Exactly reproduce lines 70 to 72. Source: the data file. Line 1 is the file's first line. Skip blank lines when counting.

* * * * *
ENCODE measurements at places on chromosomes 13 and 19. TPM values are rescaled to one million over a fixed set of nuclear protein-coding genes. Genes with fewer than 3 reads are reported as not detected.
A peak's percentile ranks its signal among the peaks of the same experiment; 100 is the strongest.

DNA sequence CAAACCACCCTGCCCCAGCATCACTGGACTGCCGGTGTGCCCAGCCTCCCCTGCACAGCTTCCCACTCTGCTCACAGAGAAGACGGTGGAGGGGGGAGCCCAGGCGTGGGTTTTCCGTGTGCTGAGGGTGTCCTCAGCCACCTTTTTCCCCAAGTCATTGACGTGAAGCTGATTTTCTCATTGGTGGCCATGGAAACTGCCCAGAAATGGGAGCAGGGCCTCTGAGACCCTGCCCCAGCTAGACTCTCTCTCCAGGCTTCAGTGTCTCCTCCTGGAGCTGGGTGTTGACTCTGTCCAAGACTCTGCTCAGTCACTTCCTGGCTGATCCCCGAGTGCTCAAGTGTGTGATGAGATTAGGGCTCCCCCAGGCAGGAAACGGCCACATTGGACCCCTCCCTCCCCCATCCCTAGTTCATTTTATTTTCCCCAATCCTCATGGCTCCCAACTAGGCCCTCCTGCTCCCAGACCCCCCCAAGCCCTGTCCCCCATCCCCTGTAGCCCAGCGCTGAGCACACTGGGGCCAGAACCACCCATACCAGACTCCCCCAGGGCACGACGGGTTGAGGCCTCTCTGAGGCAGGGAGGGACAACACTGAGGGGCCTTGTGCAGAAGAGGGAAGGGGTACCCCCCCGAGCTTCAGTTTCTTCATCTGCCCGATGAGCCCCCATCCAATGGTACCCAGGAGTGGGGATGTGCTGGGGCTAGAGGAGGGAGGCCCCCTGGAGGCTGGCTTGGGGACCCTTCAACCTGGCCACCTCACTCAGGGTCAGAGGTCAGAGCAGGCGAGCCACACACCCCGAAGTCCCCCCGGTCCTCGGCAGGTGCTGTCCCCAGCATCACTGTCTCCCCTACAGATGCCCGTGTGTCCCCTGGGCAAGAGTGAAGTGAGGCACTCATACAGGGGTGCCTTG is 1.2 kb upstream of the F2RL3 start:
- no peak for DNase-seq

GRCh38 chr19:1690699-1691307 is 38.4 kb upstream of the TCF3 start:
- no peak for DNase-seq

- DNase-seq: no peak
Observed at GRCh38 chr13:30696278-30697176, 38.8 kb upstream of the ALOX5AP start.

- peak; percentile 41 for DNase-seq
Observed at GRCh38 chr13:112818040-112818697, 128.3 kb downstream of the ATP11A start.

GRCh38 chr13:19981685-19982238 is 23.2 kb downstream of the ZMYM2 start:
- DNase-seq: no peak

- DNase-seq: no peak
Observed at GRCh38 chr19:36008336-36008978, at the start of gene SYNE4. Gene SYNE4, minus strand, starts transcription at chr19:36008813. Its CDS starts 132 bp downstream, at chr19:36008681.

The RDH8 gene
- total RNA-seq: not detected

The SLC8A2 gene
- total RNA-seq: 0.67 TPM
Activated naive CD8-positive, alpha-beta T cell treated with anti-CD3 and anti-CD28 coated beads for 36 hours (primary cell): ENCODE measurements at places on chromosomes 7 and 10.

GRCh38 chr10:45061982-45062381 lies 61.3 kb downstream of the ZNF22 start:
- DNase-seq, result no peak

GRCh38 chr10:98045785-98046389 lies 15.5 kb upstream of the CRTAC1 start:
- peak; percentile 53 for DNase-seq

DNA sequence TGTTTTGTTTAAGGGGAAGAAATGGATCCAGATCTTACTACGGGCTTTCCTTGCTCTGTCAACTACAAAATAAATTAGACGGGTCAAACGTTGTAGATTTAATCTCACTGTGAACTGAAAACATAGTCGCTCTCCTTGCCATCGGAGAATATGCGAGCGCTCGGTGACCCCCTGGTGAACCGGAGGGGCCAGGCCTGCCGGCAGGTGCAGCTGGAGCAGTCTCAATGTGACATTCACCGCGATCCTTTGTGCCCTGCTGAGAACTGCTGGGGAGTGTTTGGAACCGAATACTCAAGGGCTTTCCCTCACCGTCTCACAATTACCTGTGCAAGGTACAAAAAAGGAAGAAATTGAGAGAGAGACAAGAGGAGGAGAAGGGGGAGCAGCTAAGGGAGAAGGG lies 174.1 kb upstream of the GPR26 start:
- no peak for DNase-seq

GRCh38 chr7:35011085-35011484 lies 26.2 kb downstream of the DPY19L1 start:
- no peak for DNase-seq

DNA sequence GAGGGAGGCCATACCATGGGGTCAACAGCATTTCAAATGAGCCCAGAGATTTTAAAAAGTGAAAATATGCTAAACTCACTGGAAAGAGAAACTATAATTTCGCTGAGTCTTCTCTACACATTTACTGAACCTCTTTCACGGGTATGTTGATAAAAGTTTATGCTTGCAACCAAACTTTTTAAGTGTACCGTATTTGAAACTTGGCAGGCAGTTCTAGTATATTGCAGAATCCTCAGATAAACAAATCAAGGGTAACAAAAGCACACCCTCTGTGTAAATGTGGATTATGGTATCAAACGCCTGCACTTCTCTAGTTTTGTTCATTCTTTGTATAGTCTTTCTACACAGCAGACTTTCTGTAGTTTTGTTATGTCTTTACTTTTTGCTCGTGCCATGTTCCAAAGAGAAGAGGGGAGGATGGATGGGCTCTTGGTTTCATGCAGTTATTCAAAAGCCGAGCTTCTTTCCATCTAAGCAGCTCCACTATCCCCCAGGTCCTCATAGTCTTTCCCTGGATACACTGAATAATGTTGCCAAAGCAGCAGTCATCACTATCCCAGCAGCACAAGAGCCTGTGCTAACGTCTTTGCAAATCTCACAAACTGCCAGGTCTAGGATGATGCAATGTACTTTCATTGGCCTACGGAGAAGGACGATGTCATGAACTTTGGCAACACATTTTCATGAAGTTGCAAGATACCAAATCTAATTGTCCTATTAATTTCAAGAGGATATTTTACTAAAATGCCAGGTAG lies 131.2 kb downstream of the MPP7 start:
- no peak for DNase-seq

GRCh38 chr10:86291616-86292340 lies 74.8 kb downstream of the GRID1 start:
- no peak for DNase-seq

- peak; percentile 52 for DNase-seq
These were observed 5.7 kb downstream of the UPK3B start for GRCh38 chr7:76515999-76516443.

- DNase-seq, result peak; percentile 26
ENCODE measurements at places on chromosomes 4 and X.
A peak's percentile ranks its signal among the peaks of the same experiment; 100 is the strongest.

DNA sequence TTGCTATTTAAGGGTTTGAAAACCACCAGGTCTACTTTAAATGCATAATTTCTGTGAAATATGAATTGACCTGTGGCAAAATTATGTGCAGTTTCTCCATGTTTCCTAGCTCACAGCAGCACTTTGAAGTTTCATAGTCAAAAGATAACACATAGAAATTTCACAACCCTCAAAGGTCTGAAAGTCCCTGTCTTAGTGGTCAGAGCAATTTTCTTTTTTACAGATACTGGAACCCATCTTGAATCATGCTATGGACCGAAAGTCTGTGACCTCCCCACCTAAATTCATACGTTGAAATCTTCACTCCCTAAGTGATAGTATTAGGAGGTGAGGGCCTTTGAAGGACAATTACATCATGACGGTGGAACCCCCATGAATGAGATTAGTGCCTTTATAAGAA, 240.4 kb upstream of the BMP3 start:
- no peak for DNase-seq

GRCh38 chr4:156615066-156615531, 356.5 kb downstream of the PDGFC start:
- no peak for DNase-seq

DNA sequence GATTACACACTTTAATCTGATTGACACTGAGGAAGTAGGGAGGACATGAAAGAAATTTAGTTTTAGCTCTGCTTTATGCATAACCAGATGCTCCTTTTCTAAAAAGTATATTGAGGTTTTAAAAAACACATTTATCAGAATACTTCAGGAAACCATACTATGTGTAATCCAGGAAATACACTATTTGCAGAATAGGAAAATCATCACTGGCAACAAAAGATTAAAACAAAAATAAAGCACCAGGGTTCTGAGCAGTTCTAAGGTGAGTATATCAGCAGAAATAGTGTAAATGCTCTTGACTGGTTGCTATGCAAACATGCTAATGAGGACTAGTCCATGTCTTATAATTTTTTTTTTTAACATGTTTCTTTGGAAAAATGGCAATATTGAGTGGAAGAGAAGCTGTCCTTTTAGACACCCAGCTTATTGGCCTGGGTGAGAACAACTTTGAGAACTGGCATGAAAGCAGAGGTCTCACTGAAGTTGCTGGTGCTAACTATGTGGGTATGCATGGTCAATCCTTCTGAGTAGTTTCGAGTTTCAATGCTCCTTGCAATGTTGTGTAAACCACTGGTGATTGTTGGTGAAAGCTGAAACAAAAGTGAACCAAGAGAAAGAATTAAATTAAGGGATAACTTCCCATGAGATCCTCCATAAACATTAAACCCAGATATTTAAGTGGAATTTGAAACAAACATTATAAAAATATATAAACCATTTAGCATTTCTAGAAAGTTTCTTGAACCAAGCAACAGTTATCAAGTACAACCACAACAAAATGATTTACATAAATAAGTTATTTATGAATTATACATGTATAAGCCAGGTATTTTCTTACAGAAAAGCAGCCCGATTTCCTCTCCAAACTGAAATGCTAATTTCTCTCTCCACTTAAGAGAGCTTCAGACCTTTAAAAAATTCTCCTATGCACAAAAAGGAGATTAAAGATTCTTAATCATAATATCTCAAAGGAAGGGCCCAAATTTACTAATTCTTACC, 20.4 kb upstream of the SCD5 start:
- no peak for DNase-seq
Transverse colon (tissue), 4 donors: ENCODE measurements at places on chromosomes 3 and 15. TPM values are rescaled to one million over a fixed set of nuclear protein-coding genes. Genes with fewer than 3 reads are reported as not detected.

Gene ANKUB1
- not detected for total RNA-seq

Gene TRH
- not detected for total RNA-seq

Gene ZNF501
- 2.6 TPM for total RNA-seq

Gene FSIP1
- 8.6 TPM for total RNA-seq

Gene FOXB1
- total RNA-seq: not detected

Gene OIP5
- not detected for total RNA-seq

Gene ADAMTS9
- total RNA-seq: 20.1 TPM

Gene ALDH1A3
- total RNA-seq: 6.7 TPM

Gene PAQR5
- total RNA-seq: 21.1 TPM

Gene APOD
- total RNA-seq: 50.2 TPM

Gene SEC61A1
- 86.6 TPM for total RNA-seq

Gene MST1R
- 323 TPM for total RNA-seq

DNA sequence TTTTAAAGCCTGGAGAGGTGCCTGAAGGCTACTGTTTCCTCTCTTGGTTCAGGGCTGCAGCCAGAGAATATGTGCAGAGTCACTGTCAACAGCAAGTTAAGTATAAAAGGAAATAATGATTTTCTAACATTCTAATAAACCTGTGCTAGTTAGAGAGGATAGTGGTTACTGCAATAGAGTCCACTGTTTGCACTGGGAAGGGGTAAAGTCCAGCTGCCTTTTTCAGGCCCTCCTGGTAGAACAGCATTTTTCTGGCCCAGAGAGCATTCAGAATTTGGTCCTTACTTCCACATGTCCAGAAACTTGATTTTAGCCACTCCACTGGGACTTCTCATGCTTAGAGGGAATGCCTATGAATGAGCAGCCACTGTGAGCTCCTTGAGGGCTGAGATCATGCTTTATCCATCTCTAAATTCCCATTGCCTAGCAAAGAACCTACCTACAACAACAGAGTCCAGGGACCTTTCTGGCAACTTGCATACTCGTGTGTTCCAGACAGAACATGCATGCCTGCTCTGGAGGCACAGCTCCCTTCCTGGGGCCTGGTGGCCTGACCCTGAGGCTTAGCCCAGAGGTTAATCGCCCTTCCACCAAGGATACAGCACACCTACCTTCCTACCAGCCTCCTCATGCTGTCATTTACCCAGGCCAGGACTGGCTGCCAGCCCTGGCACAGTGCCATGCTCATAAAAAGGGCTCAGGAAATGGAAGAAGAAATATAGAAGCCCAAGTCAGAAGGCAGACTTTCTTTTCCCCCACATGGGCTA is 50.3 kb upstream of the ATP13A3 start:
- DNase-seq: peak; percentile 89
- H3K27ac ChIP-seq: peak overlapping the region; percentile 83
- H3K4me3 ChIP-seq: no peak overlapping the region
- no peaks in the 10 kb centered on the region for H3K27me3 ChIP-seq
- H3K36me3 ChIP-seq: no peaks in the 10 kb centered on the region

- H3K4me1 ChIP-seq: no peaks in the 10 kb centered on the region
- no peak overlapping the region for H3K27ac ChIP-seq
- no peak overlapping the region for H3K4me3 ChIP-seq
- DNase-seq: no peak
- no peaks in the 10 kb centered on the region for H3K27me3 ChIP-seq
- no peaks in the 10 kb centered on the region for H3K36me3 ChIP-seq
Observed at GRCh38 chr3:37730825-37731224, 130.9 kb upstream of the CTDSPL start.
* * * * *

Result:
- H3K27ac ChIP-seq: peak overlapping the region; percentile 83
- H3K4me3 ChIP-seq: no peak overlapping the region
- no peaks in the 10 kb centered on the region for H3K27me3 ChIP-seq